Eight Republican presidential hopefuls have qualified for the first primary debate on Wednesday night in Milwaukee, the Republican National Committee announced Tuesday.
The participants who will square off against each other are: North Dakota Gov. Doug Burgum, former New Jersey Gov. Chris Christie, Florida Gov. Ron DeSantis, former South Carolina Gov. Nikki Haley, former Arkansas Gov. Asa Hutchinson, former Vice President Mike Pence, biotech entrepreneur Vivek Ramaswamy, and Sen. Tim Scott of South Carolina.
All the participating candidates met polling and donor requirements laid out by the RNC and had to sign a loyalty pledge in which they agreed to support the 2024 GOP nominee.
The 2024 Republican hopeful who notably won’t be on stage Wednesday is former president Donald Trump, who confirmed on his social media site Sunday that he would be skipping this debate, citing his lead in the polls over the rest of the GOP candidates.
The former president is facing a total of 91 felony charges across four criminal investigations. This week he’s expected to turn himself in at the Fulton County Jail in Atlanta, where he faces 13 felony counts related to alleged election fraud in the state.
It’s perhaps the most consequential case for Trump in the long term, as he faces a minimum of five years in prison if found guilty of Racketeer Influenced and Corrupt Organizations (RICO) charges in Georgia. He also wouldn’t be able to be pardoned by a U.S. president or by Georgia Republican governor Brian Kemp. The former president would have to complete the prison sentence first before being considered by the state’s parole board.
However, in the two federal cases against Trump that involve election fraud and classified documents, a Republican president could, theoretically, pardon him. Here’s where the eight GOP presidential hopefuls who qualified for the debate stand on the hypothetical scenario.
Chris Christie: Leaning against a pardon
Former New Jersey Gov. Chris Christie, who back in 2016 was the first prominent Republican politician to endorse Trump, is now one of Trump’s most vocal critics. He said on The Brian Kilmeade Show in June, “I can’t imagine if he gets a fair trial that I would pardon him.” Christie added, “To accept a pardon, you have to admit your guilt.”
Asa Hutchinson: Leaning against a pardon
Since the former president was indicted the first time, the former Arkansas governor has called on Trump to drop out of the 2024 presidential race. Hutchinson told Scripps News that if Trump were to be pardoned, it would be a “misuse of the pardon power.”
Ron DeSantis: Leaning toward a pardon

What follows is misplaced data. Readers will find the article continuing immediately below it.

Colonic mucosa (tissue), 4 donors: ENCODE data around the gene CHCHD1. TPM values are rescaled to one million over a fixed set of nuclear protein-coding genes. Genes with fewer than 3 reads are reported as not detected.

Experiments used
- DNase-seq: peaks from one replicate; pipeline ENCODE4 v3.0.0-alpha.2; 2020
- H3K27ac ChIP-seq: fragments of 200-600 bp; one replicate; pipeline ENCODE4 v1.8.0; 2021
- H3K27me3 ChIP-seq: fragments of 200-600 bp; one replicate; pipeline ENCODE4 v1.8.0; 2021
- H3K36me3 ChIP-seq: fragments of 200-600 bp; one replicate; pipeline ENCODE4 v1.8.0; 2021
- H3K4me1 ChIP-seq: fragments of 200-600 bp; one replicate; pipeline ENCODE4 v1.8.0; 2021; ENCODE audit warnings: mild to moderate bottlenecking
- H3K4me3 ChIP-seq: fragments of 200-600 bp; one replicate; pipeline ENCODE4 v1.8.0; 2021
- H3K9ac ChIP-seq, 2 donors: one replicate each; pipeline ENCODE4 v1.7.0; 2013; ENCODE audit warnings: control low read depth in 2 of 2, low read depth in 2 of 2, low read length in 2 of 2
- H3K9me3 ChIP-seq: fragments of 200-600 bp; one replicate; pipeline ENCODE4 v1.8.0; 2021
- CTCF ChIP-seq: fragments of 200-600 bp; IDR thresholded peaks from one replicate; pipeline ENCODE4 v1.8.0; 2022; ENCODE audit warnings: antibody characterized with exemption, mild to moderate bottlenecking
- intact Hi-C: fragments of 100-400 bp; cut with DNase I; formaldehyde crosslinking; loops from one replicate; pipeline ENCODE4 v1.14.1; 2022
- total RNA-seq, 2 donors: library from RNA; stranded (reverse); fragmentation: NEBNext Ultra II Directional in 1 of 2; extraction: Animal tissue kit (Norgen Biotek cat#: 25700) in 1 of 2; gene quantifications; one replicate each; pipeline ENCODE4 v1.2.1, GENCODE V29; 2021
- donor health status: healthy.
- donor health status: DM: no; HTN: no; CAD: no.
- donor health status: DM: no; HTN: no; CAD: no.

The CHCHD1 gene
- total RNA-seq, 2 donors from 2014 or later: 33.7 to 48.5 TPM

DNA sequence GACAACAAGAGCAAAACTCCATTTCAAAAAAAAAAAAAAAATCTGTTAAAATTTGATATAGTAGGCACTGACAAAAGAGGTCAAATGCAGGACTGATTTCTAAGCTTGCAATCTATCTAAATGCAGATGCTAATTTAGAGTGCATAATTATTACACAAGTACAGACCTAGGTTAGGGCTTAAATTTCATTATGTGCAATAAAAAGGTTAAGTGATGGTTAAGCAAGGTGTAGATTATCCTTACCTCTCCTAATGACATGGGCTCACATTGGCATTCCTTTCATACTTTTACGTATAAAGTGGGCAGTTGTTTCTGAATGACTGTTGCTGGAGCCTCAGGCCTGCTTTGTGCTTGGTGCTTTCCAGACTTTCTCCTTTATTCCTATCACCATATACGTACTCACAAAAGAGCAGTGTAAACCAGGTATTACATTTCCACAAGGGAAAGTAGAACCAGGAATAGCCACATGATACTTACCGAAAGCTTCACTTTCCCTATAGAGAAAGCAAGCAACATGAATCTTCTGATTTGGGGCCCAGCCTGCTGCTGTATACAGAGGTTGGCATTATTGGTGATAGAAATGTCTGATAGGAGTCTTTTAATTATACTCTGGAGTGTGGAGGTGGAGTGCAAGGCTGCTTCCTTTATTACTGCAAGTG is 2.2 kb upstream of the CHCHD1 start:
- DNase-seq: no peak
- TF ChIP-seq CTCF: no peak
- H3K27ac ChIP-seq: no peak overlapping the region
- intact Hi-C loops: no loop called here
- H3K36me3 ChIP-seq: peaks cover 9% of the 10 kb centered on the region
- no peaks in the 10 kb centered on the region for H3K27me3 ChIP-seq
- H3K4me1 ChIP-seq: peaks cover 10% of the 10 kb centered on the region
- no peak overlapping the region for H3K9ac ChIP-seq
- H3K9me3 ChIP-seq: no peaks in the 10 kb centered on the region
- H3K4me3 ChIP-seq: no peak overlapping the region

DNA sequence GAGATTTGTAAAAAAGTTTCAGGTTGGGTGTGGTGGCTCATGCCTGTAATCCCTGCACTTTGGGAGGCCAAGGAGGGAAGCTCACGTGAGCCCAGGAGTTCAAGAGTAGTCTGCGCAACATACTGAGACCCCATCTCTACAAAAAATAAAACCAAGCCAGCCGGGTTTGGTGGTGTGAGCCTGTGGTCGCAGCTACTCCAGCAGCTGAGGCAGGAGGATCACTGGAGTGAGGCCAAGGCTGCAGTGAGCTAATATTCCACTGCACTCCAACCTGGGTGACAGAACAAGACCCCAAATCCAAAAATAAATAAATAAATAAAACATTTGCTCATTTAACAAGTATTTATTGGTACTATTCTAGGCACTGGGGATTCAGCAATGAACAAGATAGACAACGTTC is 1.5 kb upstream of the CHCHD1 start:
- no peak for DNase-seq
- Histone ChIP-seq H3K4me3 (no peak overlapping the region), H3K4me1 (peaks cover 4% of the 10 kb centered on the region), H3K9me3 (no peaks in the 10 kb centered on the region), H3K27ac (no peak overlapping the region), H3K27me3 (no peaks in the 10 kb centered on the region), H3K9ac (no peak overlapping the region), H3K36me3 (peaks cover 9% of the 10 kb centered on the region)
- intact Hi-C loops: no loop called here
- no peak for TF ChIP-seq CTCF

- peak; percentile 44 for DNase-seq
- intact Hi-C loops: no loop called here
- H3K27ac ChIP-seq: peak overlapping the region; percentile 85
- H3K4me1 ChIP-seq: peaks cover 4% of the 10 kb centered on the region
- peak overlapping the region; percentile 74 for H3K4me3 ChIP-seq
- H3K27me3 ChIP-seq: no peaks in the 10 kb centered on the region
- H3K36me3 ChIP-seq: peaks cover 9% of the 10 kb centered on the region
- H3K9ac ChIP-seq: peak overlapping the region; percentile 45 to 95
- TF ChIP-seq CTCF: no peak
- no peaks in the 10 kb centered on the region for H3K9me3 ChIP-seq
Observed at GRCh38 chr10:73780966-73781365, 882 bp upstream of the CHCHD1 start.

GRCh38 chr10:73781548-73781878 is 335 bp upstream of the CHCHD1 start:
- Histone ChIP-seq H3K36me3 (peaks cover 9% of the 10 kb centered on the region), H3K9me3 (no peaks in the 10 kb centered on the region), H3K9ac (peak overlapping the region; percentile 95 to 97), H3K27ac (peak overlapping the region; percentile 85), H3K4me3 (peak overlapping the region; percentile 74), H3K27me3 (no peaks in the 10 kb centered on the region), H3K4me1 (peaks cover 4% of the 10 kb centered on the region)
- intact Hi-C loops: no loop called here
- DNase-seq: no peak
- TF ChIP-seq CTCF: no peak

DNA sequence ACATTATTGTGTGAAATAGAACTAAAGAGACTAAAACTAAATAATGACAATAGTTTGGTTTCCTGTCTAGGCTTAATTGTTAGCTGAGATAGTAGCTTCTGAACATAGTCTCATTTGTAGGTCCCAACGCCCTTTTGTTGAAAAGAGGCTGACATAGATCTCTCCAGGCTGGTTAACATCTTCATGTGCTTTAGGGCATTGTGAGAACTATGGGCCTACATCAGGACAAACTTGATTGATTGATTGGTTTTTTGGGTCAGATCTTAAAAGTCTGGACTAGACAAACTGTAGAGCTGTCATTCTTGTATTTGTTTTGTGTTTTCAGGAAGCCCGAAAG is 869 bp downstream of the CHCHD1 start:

On Megyn Kelly’s podcast, the Florida governor pointed to the historical example of President Gerald Ford pardoning President Richard Nixon over his role in the Watergate scandal. DeSantis told Time, “When I’m President, we need a fresh start,” he said. “Just like Ford pardoned Nixon, we are going to move on from the Trump controversies.”
Nikki Haley: Leaning toward a pardon
The former South Carolina Governor and former U.N. ambassador during the Trump administration said she would “be inclined in favor of a pardon,” during a June interview on the Clay Travis and Buck Sexton Show. Haley explained: “When you look at a pardon, the issue is less about guilt and more about what’s good for the country.”
At the same time, Haley also notably said on CBS’s Face the Nation that if the accusations against Trump are true, it would be “incredibly dangerous to our national security.”
Mike Pence: Leaning toward a pardon
Trump’s former VP, who previously skirted around the pardon question, was asked about the issue during a July campaign stop in Sioux City, Iowa. “I’ve been a governor; I’ve actually pardoned people,” Pence said, “and I think any pardon that you could conduct would only be appropriate to consider after somebody has been found guilty. And I don’t know why some of my competitors in the Republican primary assume the president’s going to be found guilty.” Pence has also indicated he would “clean house” in the Justice Department if elected.
Vivek Ramaswamy: Leaning toward a pardon
The biotech executive has been one of Trump’s staunchest supporters when it comes to pardoning the former president. In fact, Ramaswamy pledged that it would be one of his first orders of business if he were elected to the White House.
“This is my commitment, on Jan. 20, 2025 — if I’m elected the next U.S. president — to pardon Donald J. Trump for these offenses in this federal case,” Ramaswamy said outside the Miami federal courthouse when Trump was arraigned in the classified documents case in June.
Doug Burgum: No position on a pardon
The North Dakota governor repeatedly dodged the question when he appeared on NBC’s Meet the Press on Sunday.
“Whether it’s for Hunter Biden, Joe Biden or Donald Trump, everybody is innocent until proven guilty in this country,” Burgum said. “But if somebody came up and said this person’s been accused, there hasn’t been evidence — there hasn’t been one day of a trial in 2025, would you pardon them? Those kind of hypothetical questions — any governor that understands his role would never speculate on that because it hasn’t played out.”
Tim Scott: No position on a pardon
The senator from South Carolina has avoided answering the question of a Trump pardon. “I’m not going to deal with the hypotheticals, but I will say that every American is innocent until proven guilty,” Scott told Fox News Sunday in June. Like Pence, Scott has also said that, if elected president, he’d want to “clean out” the Department of Justice.
Wednesday’s debate, hosted by Fox News, is set to start at 9 p.m. ET. You can follow along with Yahoo News’ planned liveblog coverage.